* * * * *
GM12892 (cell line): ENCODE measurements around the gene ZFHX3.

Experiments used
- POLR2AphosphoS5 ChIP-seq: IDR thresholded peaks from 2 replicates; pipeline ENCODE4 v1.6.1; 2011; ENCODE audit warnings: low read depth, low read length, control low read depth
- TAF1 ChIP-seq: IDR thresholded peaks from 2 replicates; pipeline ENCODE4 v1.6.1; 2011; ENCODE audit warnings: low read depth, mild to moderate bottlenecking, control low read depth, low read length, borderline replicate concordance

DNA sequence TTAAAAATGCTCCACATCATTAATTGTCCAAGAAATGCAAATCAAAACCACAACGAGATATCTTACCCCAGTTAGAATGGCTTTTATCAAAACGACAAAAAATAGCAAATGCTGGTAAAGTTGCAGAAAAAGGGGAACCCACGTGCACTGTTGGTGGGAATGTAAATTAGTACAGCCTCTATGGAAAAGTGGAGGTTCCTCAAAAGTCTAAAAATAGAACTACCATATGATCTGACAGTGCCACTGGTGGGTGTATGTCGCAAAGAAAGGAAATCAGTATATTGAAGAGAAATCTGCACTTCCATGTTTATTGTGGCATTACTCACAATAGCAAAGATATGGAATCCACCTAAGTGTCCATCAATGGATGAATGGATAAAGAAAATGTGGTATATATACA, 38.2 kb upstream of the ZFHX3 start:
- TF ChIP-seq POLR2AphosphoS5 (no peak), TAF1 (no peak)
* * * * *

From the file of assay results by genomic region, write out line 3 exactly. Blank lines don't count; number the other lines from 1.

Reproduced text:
- POLR2AphosphoS5 ChIP-seq: IDR thresholded peaks from 2 replicates; pipeline ENCODE4 v1.6.1; 2011; ENCODE audit warnings: low read depth, low read length, control low read depth